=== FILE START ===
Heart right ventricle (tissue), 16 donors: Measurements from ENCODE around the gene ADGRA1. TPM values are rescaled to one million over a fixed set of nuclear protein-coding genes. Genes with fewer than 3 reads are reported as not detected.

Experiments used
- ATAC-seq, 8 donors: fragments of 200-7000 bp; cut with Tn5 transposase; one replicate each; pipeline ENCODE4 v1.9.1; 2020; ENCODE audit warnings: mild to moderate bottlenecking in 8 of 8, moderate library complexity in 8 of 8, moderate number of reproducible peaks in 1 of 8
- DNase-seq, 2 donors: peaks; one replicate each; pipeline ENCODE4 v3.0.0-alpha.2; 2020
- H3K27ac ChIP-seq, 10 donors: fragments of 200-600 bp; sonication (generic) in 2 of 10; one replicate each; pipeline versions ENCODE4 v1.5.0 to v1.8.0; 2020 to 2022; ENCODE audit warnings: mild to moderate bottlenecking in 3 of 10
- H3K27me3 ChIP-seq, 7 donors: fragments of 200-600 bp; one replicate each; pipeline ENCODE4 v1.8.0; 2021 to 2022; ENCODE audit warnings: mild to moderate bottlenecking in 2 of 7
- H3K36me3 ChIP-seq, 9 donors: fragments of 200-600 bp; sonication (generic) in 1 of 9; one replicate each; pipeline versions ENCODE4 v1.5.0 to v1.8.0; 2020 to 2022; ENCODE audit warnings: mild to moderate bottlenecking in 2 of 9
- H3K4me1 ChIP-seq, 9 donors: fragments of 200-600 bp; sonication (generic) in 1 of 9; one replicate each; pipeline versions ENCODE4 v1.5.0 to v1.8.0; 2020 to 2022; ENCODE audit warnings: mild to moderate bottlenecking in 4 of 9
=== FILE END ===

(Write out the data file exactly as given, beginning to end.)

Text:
Heart right ventricle (tissue), 16 donors: Measurements from ENCODE around the gene ADGRA1. TPM values are rescaled to one million over a fixed set of nuclear protein-coding genes. Genes with fewer than 3 reads are reported as not detected.

Experiments used
- ATAC-seq, 8 donors: fragments of 200-7000 bp; cut with Tn5 transposase; one replicate each; pipeline ENCODE4 v1.9.1; 2020; ENCODE audit warnings: mild to moderate bottlenecking in 8 of 8, moderate library complexity in 8 of 8, moderate number of reproducible peaks in 1 of 8
- DNase-seq, 2 donors: peaks; one replicate each; pipeline ENCODE4 v3.0.0-alpha.2; 2020
- H3K27ac ChIP-seq, 10 donors: fragments of 200-600 bp; sonication (generic) in 2 of 10; one replicate each; pipeline versions ENCODE4 v1.5.0 to v1.8.0; 2020 to 2022; ENCODE audit warnings: mild to moderate bottlenecking in 3 of 10
- H3K27me3 ChIP-seq, 7 donors: fragments of 200-600 bp; one replicate each; pipeline ENCODE4 v1.8.0; 2021 to 2022; ENCODE audit warnings: mild to moderate bottlenecking in 2 of 7
- H3K36me3 ChIP-seq, 9 donors: fragments of 200-600 bp; sonication (generic) in 1 of 9; one replicate each; pipeline versions ENCODE4 v1.5.0 to v1.8.0; 2020 to 2022; ENCODE audit warnings: mild to moderate bottlenecking in 2 of 9
- H3K4me1 ChIP-seq, 9 donors: fragments of 200-600 bp; sonication (generic) in 1 of 9; one replicate each; pipeline versions ENCODE4 v1.5.0 to v1.8.0; 2020 to 2022; ENCODE audit warnings: mild to moderate bottlenecking in 4 of 9